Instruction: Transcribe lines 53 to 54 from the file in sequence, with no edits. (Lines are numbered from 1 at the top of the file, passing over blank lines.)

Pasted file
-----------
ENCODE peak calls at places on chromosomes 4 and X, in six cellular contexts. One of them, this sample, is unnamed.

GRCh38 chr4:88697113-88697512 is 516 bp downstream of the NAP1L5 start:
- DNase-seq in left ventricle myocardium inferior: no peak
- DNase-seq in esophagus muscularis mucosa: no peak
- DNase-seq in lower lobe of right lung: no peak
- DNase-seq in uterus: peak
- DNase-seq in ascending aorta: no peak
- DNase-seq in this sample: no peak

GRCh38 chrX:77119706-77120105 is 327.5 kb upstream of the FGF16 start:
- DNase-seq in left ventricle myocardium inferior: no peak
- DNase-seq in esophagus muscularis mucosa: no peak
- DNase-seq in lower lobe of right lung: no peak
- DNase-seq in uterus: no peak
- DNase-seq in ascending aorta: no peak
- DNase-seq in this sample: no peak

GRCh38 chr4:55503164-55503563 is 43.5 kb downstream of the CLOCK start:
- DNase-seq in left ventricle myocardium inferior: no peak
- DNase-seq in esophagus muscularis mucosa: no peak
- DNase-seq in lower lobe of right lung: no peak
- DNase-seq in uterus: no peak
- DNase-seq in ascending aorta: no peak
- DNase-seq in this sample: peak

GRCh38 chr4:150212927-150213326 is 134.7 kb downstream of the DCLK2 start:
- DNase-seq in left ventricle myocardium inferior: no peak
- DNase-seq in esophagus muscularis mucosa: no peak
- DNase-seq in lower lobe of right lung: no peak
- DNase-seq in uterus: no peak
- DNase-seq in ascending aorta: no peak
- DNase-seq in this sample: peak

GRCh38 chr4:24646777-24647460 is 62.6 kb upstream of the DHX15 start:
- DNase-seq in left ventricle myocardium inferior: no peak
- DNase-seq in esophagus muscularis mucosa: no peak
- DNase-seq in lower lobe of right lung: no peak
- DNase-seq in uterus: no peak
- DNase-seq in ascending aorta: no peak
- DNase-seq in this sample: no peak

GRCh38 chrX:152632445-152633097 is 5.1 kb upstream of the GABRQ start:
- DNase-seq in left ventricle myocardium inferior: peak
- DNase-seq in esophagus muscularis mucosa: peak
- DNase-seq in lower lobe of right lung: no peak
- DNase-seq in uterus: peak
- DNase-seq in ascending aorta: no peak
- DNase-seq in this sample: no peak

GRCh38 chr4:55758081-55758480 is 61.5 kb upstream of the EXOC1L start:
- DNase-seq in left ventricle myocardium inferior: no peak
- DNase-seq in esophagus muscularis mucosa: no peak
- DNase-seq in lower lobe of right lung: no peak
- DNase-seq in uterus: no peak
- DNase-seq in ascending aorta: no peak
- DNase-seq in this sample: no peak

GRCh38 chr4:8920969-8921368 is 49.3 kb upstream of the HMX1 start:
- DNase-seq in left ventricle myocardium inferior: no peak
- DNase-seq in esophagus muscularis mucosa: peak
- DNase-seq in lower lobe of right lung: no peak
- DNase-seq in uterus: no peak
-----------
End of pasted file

- DNase-seq in esophagus muscularis mucosa: peak
- DNase-seq in lower lobe of right lung: no peak